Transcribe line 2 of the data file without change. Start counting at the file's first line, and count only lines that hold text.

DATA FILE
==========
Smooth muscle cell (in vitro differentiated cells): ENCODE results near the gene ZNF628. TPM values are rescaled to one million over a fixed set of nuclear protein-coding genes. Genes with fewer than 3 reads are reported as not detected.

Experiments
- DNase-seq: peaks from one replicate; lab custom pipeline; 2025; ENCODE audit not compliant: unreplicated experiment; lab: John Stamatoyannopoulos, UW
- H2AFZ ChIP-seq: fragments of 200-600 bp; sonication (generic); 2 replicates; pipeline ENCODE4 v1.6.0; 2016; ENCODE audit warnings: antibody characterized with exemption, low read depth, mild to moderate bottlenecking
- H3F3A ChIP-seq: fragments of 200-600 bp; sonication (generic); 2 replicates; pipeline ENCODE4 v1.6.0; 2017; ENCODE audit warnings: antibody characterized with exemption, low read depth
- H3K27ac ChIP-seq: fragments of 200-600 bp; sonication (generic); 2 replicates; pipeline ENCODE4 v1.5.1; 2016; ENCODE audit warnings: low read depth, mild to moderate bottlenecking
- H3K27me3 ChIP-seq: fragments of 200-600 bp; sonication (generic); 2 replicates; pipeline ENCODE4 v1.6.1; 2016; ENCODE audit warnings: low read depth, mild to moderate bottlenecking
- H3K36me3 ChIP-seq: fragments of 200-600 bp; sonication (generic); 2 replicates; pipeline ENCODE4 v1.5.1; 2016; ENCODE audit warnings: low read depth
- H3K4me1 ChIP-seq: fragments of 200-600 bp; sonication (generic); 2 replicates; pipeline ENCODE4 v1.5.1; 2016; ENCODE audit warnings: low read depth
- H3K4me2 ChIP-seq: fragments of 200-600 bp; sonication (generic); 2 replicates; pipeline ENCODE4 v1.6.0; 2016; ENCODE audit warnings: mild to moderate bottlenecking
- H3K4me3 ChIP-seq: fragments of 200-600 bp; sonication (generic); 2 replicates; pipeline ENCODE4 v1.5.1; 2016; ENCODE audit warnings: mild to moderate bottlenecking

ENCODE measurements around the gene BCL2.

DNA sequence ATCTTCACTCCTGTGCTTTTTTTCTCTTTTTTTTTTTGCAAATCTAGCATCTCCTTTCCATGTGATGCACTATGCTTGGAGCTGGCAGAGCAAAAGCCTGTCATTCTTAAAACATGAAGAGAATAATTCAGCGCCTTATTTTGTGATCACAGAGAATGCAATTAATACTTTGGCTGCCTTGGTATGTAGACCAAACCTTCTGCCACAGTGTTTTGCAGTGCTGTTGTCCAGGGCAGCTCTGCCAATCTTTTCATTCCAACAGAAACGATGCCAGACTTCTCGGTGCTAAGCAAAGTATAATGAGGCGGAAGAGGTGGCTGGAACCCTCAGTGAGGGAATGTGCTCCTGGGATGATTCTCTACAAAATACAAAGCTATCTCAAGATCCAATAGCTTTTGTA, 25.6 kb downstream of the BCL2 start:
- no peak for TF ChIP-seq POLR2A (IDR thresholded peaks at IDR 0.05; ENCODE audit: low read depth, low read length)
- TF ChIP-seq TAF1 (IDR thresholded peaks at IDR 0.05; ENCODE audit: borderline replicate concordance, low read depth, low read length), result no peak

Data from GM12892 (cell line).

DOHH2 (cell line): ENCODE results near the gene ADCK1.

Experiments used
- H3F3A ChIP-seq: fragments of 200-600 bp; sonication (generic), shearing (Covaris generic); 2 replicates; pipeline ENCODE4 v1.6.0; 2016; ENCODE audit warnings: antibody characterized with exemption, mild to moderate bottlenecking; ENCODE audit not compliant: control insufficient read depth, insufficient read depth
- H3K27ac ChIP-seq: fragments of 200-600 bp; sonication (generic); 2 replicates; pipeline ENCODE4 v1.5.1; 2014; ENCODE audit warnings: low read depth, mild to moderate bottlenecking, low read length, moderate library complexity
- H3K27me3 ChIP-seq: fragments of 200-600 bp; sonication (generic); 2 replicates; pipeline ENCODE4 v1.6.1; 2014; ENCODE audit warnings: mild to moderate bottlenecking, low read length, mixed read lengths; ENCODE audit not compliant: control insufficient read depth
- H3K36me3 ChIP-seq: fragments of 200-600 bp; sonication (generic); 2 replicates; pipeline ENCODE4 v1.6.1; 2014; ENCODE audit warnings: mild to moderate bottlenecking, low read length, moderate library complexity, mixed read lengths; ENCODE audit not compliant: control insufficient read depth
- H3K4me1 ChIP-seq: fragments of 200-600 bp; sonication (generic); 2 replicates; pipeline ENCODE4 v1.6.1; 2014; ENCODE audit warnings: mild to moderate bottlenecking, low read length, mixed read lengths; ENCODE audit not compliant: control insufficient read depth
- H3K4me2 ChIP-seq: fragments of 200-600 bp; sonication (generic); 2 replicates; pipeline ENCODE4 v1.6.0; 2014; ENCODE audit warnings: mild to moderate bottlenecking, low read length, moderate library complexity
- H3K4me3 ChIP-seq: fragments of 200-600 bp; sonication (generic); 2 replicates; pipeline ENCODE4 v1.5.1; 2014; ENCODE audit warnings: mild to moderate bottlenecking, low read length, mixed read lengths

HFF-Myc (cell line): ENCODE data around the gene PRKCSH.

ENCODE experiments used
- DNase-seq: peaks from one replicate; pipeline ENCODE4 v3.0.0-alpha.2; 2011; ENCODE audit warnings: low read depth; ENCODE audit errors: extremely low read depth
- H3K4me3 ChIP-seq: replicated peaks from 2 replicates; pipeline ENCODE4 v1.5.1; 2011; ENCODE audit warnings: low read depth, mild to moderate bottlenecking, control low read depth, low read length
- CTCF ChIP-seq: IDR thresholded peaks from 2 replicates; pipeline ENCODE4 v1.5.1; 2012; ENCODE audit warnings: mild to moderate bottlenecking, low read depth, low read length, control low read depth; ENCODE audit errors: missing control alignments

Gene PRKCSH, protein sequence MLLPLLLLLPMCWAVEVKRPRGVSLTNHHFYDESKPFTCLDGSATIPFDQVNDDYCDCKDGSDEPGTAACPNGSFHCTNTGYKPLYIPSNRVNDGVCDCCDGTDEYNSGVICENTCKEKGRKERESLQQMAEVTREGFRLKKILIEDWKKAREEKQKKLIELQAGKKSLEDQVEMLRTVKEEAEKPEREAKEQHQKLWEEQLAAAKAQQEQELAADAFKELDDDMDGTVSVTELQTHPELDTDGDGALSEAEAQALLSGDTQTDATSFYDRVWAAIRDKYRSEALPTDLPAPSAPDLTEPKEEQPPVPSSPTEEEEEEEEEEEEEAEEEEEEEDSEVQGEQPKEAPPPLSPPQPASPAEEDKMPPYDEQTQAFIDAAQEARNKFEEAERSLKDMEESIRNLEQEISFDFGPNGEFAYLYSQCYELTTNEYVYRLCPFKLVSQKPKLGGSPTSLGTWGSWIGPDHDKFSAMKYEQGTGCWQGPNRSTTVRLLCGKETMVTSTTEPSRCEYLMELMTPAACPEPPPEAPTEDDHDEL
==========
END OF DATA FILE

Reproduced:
Experiments